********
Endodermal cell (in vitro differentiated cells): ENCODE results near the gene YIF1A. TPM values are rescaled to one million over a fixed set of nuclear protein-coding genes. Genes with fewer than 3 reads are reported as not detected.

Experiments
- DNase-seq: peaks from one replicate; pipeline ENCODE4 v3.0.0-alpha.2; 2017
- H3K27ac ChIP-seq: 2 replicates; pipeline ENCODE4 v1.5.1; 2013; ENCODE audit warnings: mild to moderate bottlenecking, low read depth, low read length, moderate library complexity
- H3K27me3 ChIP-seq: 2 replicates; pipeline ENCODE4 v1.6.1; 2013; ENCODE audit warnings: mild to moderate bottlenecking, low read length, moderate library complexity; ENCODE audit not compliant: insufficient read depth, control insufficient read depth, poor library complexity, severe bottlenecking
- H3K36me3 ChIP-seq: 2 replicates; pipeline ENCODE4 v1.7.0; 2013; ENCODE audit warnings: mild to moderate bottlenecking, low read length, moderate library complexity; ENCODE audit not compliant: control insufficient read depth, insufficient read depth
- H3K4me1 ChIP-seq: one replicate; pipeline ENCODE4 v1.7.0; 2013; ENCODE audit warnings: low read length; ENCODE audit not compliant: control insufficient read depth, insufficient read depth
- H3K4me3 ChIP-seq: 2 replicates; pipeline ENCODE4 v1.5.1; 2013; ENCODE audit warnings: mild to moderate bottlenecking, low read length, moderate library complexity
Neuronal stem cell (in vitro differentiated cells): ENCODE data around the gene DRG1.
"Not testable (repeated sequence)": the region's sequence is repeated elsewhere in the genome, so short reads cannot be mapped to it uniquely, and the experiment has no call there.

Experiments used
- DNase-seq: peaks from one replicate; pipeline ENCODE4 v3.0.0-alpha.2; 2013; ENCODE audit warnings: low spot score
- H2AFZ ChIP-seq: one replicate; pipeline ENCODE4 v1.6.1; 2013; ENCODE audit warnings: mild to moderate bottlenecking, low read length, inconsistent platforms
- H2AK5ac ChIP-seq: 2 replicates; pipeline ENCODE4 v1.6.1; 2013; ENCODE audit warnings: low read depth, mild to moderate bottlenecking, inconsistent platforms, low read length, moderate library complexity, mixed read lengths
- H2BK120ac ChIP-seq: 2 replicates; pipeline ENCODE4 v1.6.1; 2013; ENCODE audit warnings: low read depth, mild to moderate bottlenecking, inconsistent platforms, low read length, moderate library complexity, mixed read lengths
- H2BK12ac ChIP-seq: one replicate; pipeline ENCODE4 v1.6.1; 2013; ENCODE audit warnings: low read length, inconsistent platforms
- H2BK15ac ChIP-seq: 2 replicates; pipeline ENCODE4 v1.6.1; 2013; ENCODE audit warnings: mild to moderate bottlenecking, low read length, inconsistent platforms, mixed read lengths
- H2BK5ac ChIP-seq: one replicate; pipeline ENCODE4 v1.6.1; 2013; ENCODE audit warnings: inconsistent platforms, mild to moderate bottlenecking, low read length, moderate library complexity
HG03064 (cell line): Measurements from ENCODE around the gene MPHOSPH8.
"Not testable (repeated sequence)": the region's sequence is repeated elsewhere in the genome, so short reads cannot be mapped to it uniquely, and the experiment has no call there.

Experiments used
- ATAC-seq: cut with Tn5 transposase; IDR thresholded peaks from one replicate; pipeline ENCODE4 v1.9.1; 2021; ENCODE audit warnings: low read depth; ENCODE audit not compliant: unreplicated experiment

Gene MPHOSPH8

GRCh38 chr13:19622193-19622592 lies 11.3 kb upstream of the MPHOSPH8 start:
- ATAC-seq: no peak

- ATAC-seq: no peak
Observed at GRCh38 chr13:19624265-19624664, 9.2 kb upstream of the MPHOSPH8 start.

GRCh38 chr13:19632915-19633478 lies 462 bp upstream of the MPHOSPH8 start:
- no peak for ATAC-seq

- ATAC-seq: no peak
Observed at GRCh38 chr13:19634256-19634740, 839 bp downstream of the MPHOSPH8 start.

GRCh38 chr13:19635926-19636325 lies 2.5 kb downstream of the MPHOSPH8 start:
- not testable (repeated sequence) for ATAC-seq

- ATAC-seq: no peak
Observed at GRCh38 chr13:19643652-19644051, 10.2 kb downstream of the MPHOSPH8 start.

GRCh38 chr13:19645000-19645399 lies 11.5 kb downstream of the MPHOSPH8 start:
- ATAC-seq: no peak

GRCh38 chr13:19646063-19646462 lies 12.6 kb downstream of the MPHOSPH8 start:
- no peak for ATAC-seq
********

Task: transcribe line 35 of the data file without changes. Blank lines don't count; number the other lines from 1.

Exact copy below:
Observed at GRCh38 chr13:19643652-19644051, 10.2 kb downstream of the MPHOSPH8 start.